Tuesday, 19 August 2008

Dams and Bridges

The logic of putting a new Wales-England link along the top of any barrage as part of a single engineering project seems at first sight to be obvious, as was highlighted in the Western Mail last week. I'm not convinced, however, because the two things are responding to two very different needs; and the arguments surrounding the two are very different.

I am not at all convinced about the building of a barrage across the Severn in the first place, and never have been. (I remember back in the 1970's calling it an idea which didn't hold water. Poor joke, I know, but at least the South Wales Echo used the press release.) The environmental damage done by such a barrage will be significant, and the carbon cost of construction will be enormous. Tidal lagoons, on the other hand, will be far less damaging in environmental terms, and are likely to produce electricity at a cheaper unit cost, even if the total amount of electricity produced might be lower.

So I hope that no barrage will ever be built - which is why creating a dependency between such a barrage and a new crossing looks like a major mistake to me.

I am not convinced of the need for a new road link across the Severn estuary either, but I am absolutely convinced of the need for a new rail link. The Severn Tunnel is expensive to maintain, and the near continuous maintenance works make it a bottleneck on the rail network, frequently causing delays and diversions. And as long as the rail link eastwards from South Wales depends on the Tunnel, our capital city will never be linked into the European high speed rail network. The tunnel needs to be replaced, and we should be planning for that now.

Continental Europe is surging ahead with a modern high speed rail network. Plans exist to link the continent from North to South and from East to West with new additions to the high speed lines. Whilst the rest of Europe has spent the last 30 years investing in rail, the UK has been fragmenting and privatising the railways in the name of right wing dogma; and instead of being used to fund investment, UK government subsidies to the rail industry have effectively gone into paying dividends to shareholders.

There are plans in existence stretching to at least 2020 for investment and expansion on the continent, and in the UK, we have... well, no plans at all to expand high speed rail beyond the link from London to the Channel Tunnel, just vague, empty discussions. We need to bring the railway network fully back under public control, and we need an imaginative and bold plan to extend the high speed network across the UK. A new rail crossing of the Severn has to form part of that.

As far as Wales is concerned, the high speed network certainly needs to reach the ferry ports – and why not plan for a north-south link as well? Expensive – certainly, and tremendously so. It will take many years to bring to fruition. Our European neighbours have all recognised the advantages, and have had the imagination and courage to make that infrastructure investment, but we are already 30 years late and haven't even started.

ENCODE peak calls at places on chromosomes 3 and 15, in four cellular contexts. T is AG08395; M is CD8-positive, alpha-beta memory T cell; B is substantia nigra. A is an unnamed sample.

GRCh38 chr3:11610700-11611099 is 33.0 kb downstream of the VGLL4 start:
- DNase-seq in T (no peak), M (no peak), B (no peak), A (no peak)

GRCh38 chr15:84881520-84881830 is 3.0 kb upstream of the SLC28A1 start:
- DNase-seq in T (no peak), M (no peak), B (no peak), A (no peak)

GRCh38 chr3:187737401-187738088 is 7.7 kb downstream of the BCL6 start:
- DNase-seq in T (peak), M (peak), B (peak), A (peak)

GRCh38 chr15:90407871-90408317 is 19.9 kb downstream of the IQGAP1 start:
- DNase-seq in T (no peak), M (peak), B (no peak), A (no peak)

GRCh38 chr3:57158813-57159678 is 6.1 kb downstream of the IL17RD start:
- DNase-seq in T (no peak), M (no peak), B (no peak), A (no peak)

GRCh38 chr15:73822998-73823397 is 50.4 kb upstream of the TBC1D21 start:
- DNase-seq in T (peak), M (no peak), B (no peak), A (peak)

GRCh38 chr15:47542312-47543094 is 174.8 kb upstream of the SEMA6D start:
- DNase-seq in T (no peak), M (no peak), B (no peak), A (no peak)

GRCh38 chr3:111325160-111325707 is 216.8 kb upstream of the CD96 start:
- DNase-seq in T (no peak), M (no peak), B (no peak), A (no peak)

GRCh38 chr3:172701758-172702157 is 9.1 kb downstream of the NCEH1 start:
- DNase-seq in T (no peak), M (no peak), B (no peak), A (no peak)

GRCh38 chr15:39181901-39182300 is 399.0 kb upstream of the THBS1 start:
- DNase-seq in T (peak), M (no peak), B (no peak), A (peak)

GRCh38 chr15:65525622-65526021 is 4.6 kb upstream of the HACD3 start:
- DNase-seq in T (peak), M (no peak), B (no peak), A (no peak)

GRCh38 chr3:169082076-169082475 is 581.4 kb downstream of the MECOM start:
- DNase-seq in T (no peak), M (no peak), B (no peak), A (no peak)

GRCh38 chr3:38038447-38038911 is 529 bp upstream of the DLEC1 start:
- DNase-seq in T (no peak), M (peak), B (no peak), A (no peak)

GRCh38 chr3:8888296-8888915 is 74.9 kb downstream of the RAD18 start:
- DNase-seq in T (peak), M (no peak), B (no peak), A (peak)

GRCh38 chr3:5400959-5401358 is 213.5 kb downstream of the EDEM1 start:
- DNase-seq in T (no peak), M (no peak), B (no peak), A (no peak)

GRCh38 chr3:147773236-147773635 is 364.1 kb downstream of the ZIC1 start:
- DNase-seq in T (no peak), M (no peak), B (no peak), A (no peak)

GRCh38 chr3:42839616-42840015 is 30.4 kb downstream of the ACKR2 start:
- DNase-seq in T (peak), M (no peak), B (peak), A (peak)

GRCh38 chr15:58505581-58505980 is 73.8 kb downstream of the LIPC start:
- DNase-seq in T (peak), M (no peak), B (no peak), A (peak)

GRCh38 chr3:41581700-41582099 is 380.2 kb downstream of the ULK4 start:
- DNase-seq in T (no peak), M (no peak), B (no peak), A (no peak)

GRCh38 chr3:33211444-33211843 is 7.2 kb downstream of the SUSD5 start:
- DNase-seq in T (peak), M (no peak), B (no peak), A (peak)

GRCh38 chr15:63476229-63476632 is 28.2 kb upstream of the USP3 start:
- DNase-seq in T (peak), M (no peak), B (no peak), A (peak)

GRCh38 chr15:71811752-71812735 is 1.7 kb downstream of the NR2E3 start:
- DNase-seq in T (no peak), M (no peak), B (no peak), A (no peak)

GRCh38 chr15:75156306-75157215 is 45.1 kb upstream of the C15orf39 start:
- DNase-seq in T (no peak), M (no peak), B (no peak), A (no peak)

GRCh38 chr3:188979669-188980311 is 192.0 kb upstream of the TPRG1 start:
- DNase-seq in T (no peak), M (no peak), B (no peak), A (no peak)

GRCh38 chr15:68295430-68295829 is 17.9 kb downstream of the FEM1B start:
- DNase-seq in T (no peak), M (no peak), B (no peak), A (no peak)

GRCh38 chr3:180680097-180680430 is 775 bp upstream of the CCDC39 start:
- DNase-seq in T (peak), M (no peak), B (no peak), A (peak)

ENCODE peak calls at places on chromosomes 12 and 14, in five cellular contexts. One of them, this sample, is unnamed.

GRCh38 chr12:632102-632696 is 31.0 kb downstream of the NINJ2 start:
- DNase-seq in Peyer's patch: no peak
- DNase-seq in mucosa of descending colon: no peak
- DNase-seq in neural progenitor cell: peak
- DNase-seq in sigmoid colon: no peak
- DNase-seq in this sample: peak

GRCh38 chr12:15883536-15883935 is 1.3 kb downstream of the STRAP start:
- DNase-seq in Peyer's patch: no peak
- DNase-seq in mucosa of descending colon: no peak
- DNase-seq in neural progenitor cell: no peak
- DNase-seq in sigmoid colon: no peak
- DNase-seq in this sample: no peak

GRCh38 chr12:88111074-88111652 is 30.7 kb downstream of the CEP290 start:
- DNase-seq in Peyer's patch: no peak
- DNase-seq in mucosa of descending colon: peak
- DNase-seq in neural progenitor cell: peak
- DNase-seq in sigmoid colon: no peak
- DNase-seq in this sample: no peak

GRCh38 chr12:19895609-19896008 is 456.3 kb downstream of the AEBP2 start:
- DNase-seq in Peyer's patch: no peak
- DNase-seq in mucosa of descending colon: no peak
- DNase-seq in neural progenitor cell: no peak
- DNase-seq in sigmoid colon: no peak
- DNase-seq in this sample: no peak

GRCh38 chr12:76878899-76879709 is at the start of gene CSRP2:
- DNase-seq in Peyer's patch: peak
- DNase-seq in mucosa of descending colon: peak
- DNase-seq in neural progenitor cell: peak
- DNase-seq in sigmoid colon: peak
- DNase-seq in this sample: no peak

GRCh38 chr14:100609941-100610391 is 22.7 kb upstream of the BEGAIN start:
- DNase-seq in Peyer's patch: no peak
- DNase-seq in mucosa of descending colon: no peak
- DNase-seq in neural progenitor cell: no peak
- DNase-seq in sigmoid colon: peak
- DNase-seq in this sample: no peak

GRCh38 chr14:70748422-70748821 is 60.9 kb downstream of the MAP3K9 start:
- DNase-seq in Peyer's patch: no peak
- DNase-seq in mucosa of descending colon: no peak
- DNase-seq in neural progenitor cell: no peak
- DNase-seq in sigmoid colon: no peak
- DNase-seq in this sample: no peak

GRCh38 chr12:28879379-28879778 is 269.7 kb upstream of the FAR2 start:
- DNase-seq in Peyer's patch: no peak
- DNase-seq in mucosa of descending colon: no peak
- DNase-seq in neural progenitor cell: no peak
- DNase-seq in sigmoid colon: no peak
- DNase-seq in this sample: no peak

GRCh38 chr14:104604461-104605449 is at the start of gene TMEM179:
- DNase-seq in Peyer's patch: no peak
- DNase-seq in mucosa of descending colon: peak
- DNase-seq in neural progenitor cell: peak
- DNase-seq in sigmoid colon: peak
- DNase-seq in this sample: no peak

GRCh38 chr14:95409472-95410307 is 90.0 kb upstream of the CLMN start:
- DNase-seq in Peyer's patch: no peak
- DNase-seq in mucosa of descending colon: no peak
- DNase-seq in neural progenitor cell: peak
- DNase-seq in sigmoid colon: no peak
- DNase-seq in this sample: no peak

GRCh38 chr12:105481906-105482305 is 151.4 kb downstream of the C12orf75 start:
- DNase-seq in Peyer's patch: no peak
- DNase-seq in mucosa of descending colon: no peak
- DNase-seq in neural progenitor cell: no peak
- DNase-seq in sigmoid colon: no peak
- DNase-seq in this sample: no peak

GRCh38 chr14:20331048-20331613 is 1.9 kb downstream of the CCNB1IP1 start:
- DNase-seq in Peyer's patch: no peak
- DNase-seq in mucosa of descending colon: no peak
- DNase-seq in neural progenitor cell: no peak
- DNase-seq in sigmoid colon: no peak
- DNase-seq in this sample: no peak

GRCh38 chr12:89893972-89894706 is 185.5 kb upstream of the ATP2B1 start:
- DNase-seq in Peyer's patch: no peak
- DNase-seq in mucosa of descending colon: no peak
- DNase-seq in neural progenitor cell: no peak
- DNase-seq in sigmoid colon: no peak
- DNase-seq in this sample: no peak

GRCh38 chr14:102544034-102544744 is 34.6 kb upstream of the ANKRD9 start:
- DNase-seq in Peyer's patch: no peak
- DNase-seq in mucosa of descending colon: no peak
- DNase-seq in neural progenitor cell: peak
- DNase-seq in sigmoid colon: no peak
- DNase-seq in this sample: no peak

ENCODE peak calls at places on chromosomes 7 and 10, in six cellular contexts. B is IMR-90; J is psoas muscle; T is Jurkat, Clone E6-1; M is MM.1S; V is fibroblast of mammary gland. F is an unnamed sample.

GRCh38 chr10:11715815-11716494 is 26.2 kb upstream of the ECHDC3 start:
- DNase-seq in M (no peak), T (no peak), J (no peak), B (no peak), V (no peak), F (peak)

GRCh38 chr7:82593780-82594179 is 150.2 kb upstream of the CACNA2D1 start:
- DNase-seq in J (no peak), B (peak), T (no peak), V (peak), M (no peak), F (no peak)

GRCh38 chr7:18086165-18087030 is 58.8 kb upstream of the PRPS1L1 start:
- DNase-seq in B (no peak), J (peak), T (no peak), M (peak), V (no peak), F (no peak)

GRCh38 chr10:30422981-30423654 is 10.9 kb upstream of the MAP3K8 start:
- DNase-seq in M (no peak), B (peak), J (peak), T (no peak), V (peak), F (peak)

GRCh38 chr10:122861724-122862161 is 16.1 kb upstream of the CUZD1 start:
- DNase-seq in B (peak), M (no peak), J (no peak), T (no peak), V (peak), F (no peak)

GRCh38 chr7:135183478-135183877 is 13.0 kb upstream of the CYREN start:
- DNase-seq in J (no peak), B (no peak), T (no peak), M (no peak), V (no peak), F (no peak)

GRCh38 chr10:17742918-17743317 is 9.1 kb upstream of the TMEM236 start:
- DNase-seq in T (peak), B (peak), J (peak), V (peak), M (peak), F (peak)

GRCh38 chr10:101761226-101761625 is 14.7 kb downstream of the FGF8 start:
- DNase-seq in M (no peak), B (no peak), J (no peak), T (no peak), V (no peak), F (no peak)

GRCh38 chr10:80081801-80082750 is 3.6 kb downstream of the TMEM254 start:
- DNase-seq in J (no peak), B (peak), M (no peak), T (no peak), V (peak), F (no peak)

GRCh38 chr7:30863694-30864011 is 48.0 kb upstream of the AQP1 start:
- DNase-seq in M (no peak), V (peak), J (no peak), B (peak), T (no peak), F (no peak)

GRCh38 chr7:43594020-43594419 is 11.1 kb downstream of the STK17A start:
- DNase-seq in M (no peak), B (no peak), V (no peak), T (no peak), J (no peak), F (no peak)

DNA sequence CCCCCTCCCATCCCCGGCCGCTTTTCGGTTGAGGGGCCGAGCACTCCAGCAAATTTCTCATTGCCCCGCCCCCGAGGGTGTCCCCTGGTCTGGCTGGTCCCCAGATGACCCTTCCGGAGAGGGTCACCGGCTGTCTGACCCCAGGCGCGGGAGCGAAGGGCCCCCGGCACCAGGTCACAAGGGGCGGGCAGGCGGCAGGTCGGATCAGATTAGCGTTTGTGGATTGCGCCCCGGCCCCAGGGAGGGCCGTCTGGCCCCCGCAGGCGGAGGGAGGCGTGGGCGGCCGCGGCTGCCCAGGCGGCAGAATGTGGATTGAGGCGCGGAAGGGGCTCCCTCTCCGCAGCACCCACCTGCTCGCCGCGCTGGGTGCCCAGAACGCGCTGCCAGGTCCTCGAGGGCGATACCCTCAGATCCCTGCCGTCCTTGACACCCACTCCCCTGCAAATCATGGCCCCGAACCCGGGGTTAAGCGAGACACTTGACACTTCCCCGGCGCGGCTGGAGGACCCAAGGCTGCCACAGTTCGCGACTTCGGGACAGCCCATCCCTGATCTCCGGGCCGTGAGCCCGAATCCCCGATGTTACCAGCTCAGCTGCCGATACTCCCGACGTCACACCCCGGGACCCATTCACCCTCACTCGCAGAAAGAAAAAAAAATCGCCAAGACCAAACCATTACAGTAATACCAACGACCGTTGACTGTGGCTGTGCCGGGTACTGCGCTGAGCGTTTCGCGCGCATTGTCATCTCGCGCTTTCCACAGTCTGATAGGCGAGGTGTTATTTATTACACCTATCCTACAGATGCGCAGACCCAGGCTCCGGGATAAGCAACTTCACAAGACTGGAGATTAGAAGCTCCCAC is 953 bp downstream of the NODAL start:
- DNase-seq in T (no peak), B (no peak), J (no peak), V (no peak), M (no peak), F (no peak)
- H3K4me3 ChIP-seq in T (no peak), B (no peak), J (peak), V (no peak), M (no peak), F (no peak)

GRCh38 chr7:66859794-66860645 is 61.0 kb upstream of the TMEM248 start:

Against that background, linking the future of South Wales rail links to the barrage creates an unnecessary dependency, and is just a recipe for further prevarication.

4 comments:

alanindyfed said...

Use the money to develop Wales' internal hydroelectric potential.
Domestic wind power may also be feasible. There is no lack of wind.
We do not need further links across the Severn apart from the railway (and a rail extension to Aberystwyth).

Draig said...

Definitely agree with Alan on this. I'm in the early stages of doing a feasibility study on small scale hydro in the Penllergaer area, and think that there is considerable potential for micro hydro all over Wales.

I really think the Assembly should be looking at commissioning a Wales wide study to look at the issue in more detail.

I'm no expert on energy, but in renewable terms, hydro power provides a useful complement to wind, as it's much more reliable, and works as "baseload" that kicks in when the wind stops blowing...

John Dixon said...

Draig,

I'd agree that Wales has not, to date, exploited anything like its full potential for hydro-electricity. This is something that Plaid have been drawing attention to for decades- the late Dr Phil always drew our attention to Scandinavian experience in this regard. And including a good measure of hydro-electricty is a far more balanced approach than over-dependence on wind power.

Cibwr said...

Until the 1950 Machynlleth was supplied by its own small HEP station. Many small and not so small communities could benefit from this sort of micro generation. We have to be realistic about energy production, wind, wave, tidal and HEP have all their part to play. We need to look to phasing out fossil fuel generation for greenhouse gas purposes and energy security.

As for the Severn Barrage, I am not convinced that the "big bang" approach is the right idea ether. Tidal lagoons with wind farms on top of them seems a better idea to me, maybe coupled with bottom tidal generators.

You are spot on with the need for a replacement for the Severn Tunnel - its a major factor in slowing down the network and preventing high speed links to Europe. We need to look to light rail in the valleys and new high speed links north south and east west. Look at the latest French super TGV trains, they make anything from the UK look as if we haven't progressed since the 19th Century!